The trouble with this approach is it is so passive. As someone who considers himself to be an environmentalist, something seems to be missing. The environment is all around us – and understanding it and how we fit into it is a great thing. There will always be problems and issues that come up. And there are always solutions. In many ways the best way to look at them is not as problems at all but as signals to change our behaviour. I love creative solutions. Even problems as big as global warming and resource depletion call up in more mind more better solutions than problems. How would sailing ships work with computers to control them and accurate GPS for example? I imagine they would look beautiful. Would we miss oil tankers?
This chromium story just cries out to be given the big picture treatment. It is an industrial pollutant. What industries? Are discharges increasing? What are the trade offs if discharges are prevented? Do the people responsible for releasing it even realise they are doing it?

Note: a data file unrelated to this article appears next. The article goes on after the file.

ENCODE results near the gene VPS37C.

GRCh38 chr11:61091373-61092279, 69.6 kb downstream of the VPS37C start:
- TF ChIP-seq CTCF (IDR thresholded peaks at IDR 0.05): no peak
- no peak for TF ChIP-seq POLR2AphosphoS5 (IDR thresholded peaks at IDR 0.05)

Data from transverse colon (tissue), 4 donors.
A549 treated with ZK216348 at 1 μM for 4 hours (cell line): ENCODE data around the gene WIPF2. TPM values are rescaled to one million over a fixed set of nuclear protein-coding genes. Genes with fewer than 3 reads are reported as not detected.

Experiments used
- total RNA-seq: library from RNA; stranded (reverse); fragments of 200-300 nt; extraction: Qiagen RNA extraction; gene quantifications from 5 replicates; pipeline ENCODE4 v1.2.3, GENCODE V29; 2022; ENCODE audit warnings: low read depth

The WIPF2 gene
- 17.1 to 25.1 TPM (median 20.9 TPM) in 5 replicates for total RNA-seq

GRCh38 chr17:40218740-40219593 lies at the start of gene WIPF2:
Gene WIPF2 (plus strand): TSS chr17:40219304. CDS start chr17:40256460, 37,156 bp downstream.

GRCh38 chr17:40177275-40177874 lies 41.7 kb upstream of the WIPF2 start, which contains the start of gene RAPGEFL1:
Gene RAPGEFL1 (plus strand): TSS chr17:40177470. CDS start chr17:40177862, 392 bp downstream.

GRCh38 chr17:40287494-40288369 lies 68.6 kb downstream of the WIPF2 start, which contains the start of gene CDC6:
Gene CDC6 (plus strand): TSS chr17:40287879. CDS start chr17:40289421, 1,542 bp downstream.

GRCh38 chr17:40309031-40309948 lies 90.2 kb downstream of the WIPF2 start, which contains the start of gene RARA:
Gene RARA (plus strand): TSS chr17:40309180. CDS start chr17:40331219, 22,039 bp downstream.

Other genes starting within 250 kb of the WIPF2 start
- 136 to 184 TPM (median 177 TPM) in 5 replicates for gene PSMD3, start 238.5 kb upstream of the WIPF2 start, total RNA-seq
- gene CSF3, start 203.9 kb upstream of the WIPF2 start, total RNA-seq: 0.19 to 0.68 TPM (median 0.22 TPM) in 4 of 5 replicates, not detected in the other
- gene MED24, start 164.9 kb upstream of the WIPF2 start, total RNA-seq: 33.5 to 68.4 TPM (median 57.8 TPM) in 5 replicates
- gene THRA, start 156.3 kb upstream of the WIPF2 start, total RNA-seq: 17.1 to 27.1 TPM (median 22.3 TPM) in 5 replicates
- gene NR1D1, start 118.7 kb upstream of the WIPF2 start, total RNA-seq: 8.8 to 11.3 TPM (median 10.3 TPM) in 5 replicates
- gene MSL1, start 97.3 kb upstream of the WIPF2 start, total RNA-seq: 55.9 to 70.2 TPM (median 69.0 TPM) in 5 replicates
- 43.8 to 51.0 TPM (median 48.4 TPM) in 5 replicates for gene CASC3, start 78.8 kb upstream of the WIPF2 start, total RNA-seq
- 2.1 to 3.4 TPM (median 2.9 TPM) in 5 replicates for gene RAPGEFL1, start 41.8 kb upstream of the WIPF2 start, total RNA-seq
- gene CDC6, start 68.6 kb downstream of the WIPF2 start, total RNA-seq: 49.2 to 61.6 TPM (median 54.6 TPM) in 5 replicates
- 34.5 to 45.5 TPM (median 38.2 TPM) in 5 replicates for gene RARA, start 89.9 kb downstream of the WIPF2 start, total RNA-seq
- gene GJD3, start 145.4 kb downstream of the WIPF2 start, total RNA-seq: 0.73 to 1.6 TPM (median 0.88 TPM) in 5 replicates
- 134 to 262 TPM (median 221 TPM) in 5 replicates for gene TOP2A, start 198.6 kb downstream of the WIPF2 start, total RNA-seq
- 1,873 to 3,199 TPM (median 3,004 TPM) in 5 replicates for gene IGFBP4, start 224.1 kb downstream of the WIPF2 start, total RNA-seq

I am not up to the task myself , but I would love to see a clear and simple explanation of the different oxidation states of chromium. Why is the less stable hexavalent form of chromium so much more toxic than the more stable trivalent form? How does an unstable form persist long enough to pose a risk? (The answer to that last one is probably that it doesn’t.)
You don’t get any answers from the EWG. You just get a solution offered on a plate. It’s a sort of MacDonald’s burger approach. I have a great respect for real environmentalists. The kind of person who can be a pain in the neck, but who makes you think. That is how we all learn and grow, and how things get better. Someone who just wants me to get my cheque book out makes me instantly suspicious.